According to Greenberg, this is a sign that our legal system has given into rogue justice—an acceptance and endorsement of policies antithetical to the aforementioned staples of democracy that, once adapted, make us unable to question our methods for keeping ourselves safe as robustly as is necessary in a free society.
At the event itself, Greenberg pointed to the Guantanamo Bay detention camp as an illustration of the ills of rogue justice. “Guantanamo has been a mistake on so many levels,” Greenberg said. A large part of this is due to the fact that many of the people currently there have already been cleared for release, as Bergen pointed out. But beyond this, Greenberg estimates that between 20 to 30 prisoners at Guantanamo have been deemed “too dangerous to transfer, but not feasible for prosecution,” in the words of Daniel Freid, President Obama’s former special envoy on closing Guantanamo. According to reporting by The Guardian, these prisoners include those who have been tortured to such an extent that they cannot be prosecuted under fair legal process.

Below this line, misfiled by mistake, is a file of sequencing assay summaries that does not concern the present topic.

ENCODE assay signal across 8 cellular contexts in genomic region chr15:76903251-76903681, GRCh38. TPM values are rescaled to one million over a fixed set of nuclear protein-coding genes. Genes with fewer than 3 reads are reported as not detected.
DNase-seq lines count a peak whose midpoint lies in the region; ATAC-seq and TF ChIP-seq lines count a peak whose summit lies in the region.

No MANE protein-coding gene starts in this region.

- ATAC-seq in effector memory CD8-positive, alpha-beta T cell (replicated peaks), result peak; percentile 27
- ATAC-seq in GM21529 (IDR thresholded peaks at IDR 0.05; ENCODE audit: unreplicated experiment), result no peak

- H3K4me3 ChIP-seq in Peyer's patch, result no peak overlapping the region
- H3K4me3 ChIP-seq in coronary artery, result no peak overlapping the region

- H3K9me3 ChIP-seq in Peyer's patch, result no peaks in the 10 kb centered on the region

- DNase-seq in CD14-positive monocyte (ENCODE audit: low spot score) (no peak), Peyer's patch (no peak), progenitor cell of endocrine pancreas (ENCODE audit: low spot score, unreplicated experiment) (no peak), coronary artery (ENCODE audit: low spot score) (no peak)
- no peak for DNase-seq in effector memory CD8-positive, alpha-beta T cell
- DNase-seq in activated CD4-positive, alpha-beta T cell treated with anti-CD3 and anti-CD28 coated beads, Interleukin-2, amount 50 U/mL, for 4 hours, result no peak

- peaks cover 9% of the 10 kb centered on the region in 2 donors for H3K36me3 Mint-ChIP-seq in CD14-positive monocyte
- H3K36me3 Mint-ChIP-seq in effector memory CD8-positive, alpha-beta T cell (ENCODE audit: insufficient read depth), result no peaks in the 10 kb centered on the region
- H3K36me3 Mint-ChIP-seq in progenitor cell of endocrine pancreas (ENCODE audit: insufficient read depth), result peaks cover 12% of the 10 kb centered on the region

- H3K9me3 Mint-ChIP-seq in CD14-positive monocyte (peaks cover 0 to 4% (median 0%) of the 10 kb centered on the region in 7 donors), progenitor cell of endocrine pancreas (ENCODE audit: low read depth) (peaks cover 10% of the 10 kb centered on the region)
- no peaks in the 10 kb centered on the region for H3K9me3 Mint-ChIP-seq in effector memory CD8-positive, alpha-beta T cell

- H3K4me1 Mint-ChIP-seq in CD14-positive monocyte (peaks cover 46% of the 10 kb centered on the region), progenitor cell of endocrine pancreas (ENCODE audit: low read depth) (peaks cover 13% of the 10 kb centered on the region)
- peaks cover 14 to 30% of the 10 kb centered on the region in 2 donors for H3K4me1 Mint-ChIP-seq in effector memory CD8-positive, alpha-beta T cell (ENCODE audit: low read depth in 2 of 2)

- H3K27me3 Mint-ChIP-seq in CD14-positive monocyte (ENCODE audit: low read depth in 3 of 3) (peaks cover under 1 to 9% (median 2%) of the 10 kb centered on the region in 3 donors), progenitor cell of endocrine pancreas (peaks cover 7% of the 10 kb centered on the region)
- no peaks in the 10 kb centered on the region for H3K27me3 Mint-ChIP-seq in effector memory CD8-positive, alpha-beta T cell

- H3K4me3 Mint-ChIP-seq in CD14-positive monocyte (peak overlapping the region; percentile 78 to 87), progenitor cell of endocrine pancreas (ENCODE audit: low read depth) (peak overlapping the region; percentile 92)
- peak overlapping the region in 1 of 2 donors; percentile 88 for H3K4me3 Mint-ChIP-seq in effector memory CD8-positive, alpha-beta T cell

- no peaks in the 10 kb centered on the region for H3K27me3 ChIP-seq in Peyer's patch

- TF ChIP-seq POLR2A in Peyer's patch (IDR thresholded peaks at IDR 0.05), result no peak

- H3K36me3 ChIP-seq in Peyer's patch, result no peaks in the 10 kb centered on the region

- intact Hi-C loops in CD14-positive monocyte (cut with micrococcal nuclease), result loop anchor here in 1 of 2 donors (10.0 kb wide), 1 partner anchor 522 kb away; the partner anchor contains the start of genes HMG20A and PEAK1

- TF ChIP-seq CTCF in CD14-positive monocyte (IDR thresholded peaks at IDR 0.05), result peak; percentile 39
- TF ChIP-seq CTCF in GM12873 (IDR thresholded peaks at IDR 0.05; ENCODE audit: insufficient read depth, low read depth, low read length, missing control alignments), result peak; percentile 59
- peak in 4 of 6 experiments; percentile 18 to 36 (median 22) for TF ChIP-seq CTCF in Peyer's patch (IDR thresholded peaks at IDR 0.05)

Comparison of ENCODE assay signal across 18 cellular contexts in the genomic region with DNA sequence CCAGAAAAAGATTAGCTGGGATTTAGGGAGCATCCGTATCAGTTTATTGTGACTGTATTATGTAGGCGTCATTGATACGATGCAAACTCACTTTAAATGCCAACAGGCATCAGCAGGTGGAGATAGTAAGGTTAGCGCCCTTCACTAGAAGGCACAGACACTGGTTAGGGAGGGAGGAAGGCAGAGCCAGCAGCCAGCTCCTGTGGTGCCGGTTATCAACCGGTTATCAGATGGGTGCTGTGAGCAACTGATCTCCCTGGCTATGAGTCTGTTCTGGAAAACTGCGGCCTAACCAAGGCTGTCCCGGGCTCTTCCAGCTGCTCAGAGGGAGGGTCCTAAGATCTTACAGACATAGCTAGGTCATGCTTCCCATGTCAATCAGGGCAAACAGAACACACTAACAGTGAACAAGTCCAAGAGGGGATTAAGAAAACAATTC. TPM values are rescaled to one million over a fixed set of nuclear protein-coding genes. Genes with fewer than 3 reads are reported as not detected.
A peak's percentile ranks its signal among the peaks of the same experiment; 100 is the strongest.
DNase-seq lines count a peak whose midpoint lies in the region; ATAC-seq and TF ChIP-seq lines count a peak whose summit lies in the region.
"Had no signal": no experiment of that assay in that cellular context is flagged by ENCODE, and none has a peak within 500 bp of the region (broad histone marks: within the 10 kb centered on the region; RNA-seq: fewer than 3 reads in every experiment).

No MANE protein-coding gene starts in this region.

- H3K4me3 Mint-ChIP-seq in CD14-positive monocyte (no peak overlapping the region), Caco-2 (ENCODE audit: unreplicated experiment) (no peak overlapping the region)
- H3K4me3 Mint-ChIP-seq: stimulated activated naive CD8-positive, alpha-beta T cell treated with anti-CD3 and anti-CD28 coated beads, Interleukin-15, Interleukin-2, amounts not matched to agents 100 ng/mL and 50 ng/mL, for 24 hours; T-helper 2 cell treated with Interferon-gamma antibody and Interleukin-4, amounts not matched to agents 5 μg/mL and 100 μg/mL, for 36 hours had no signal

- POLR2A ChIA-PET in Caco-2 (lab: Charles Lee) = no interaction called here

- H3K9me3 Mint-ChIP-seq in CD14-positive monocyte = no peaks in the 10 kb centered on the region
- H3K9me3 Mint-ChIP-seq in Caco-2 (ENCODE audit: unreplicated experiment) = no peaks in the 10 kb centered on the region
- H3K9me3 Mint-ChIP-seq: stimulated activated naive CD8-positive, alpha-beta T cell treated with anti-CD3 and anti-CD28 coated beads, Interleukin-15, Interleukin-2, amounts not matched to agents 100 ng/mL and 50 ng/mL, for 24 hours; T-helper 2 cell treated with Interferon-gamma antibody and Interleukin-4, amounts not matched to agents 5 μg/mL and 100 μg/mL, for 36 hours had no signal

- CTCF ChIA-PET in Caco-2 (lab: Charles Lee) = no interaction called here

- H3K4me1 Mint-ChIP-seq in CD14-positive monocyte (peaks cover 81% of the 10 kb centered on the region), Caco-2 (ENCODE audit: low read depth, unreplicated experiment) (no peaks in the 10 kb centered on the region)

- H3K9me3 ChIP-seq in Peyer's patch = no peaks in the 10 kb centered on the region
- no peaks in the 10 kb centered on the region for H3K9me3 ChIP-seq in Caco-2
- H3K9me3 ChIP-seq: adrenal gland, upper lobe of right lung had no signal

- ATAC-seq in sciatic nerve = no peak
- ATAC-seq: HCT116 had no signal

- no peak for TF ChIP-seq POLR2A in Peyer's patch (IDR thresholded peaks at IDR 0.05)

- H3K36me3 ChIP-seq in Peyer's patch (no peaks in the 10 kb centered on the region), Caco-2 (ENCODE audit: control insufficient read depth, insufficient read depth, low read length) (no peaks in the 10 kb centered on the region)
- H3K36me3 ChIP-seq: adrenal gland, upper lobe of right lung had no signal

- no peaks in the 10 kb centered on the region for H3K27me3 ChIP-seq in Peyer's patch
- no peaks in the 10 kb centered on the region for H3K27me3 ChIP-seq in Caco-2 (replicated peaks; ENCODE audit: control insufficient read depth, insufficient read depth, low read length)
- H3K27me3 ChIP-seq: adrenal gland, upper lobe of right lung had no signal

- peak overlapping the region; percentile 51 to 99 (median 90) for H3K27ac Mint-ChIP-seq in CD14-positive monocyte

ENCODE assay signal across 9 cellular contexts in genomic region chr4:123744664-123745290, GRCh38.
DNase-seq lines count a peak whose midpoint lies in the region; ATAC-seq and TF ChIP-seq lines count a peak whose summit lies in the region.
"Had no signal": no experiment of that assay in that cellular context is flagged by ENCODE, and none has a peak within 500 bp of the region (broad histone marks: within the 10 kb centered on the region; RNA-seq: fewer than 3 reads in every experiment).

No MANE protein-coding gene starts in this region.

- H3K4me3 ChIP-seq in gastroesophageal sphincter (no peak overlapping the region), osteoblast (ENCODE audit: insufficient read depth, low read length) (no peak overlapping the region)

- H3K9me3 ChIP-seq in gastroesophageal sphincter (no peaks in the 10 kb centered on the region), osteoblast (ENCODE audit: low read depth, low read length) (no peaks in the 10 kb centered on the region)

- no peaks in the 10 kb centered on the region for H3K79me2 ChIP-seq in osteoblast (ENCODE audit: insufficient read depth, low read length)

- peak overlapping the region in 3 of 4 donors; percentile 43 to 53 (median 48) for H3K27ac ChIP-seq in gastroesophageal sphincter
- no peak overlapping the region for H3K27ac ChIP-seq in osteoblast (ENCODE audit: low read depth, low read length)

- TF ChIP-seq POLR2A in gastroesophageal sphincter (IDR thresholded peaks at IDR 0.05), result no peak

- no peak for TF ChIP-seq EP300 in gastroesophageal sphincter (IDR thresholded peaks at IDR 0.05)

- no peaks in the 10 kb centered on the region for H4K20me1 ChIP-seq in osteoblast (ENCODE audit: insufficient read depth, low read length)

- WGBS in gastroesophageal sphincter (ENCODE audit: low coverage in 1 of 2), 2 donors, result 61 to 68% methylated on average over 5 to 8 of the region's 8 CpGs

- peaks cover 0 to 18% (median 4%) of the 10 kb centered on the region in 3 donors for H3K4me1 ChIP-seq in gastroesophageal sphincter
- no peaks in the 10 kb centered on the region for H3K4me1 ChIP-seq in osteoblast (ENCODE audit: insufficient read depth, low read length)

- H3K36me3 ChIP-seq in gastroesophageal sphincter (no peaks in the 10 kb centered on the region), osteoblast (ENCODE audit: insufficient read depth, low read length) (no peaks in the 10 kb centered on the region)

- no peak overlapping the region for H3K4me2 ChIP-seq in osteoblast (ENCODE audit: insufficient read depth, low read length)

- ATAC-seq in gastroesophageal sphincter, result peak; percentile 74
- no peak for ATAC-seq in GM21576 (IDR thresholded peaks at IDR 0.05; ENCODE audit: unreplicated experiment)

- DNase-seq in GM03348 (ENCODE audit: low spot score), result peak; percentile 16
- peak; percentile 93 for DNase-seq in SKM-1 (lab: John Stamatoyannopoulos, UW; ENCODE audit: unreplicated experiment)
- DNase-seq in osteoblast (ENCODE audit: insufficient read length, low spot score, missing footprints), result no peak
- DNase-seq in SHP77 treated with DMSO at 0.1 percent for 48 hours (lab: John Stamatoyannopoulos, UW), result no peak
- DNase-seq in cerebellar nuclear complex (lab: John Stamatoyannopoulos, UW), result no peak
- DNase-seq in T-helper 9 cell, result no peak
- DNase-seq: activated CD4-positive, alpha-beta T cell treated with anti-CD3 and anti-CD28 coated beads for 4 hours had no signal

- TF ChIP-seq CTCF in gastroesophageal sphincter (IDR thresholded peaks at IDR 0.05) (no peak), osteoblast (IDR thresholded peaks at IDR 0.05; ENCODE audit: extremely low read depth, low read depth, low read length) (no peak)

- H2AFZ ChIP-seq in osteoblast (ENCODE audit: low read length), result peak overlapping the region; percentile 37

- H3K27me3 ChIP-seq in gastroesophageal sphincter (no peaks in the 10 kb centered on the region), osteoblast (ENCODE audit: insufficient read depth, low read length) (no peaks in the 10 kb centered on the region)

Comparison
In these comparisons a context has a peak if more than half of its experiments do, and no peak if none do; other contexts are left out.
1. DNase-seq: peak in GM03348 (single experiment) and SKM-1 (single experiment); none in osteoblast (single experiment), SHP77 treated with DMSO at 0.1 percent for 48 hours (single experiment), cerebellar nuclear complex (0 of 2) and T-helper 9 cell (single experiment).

Greenberg believes that closing Guantanamo is a top priority for ending rogue justice. This is not just because she believes it’s bad policy to keep the world’s most dangerous terrorist in one place. And it’s not because closing Guantanamo would actually end the suspension of legal values ingrained in American democracy. In fact, even if Guantanamo is closed, because of the countless human rights violations perpetrated against them in the confines of the prison, these 20 to 30 prisoners are unlikely to receive due process, and would probably remain in a state of indefinite detention. It seems that rogue justice, at least in this instance, necessitates more rogue justice. Though closing Guantanamo is not a singularly significant enough action to end all rogue justice policies, it is an important step to curbing their perpetuating cycle.